Shadow and Bone season 2 expands the show’s horizons, for good and ill

Shadow and Bone. Jessie Mei Li as Alina Starkov in episode 203 of Shadow and Bone. Cr. Courtesy of Netflix © 2023
Shadow and Bone. Jessie Mei Li as Alina Starkov in episode 203 of Shadow and Bone. Cr. Courtesy of Netflix © 2023 /

If you thought Shadow and Bone was dark before, wait until you watch season 2. The Netflix show, based on the best-selling books by Leigh Bardugo, shifts in tone with its sophomore outing. It also expands in score, adding more characters and places to visit.

This is a season about war, trauma, wounds and reckoning, as well as love, loyalty and courage… and some jokes sneak in too, somehow. This season is a chance for all characters to decide who they want to be and the impact they want to have on the world.

But through all of these shifts, the cardinal message of the story stays the same: a condemnation of overreaching. The second season delves further in the concept of merzost: abomination, going too far into magic, using a power that should not be touched. “What is infinite?” asks Baghra, played by a magnificent Zoë Wanamaker, “The universe and the greed of men.” And women, it should be added, as even the show’s protagonist Alina Starkov, once sunshine in human form, has been hardened by war and loss, and falls prey to merzost, even if it’s for selfless reasons. The cost of her overreaching is only hinted at in the last scene and will hopefully be explored next season… Netflix, please do hurry and announce a renewal.

Don’t binge Shadow and Bone season 2

Season 2 is thick in plot. It’s a skillful blend of at least three of Bardugo’s novels: Siege and Storm, the second book in the Shadow and Bone trilogy; Ruin and Rising, the third and final book; as well as parts of Crooked Kingdom, the second book in the Six of Crows duology. And there are elements borrowed form other books in the Grishaverse series as well.

Bardugo herself weighed in on the merged storylines: “Readers are not only going to be surprised by the way that these storylines crash into each other, they’re never going to know where the next move is coming from — and that actually was a pleasure for me because I got to be surprised by my own stories.”

This is a daring choice on the part of the producers, who somehow manage to give everyone a growth arc. For this reason, I really don’t recommend bingeing this show. Each episode is so full that it should be savored, not rushed. If you do binge it, I advise you to rewatch it slowly once you’re done. You’ll appreciate the care with which every single scene is written, acted and directed. You’ll find more references to the books and parallels to season 1.

Shadow and Bone season 2 makes big changes to the source material

While the second season diverges from the books, mostly for the sake of condensing storylines, the overall spirit of the story stays truthful to Bardugo’s work. That said, the ending takes some serious creative liberty and alters the fate of important characters. We’ll have to see more to understand the significance of these changes, as they could be undone by future seasons.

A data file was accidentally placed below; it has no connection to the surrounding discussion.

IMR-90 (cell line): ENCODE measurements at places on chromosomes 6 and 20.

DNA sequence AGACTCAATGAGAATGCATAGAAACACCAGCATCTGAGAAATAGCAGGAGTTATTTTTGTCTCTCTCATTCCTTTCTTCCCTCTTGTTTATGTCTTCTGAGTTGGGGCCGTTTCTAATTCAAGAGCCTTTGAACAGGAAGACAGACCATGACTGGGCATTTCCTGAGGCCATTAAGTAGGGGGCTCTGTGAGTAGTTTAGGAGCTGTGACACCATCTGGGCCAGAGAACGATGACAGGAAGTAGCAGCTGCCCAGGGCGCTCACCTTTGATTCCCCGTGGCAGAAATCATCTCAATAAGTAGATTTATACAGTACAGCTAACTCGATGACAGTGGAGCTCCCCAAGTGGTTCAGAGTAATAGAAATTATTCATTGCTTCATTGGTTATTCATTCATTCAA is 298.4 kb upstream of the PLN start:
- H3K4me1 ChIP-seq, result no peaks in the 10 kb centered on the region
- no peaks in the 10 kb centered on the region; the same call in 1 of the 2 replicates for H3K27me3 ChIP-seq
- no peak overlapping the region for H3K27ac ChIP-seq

We get many new characters who will entertain audiences, most notably scene-stealer Prince Nikolai Lantsov, played spectacularly by Patrick Gibson; his loyal twin warriors Tamar Kir-Bataar (Anna Leong Brophy) and Tolya Yul-Bataar (Lewis Tan); and Wylan Van Eck (Jack Wolfe), a member of the Crows. We also visit two more continents, Novyi Zem and Shu Han, each with its own history and traditions. “These new settings led not only to new branches of storytelling, but
new opportunities for design and aesthetics on every level,” commented executive producer Shawn Levy.

In a season with so much to cover, the writers do a good job of alternating between storylines. The tonal differences in each subplot ensure that the story does not drag. The story may not be terribly cohesive, but that’s not a bad thing. What groups all the main characters this time is that they’re all either in hiding or on the run, having lost that sense of stability that characterized parts of the first season.

Shadow and Bone season 2 is a bit harder to enjoy than season 1

Even in a spoiler-free review, I would be remiss not to mention the main characters, so here’s a vague sentence about each. Alina abandons the classical hero’s journey to overtake a saint’s quest, not without consequences. Mal is no longer desperately clinging to his childhood and is now looking to find himself. The Darkling stays unaware. Genya faces the horrors of her past and comes out triumphant, if scarred and in pain. Nikolai’s future is more precarious than he can imagine. Kaz is about to embark on the heist of a lifetime but with more awareness than when he did so in the books. Inej finds freedom and purpose. Jesper comes to terms with his nature. Nina’s journey has been largely pointless but allows her to reconnect with her roots. Matthias has been hardened possibly beyond repair. Wylan finds belonging and confidence.

Each episode and each character arc deserves to be properly dissected and analyzed. Stay tuned for more of that!

The second season of Shadow and Bone redefines the show. It is still a story about belonging and otherness, about faith and zeal, but this season goes deeper into fantasy land and farther from our reality, making the drama slightly harder to grasp. It’s still an excellent show, with a few faults that are easy to overlook when the story is this grand.

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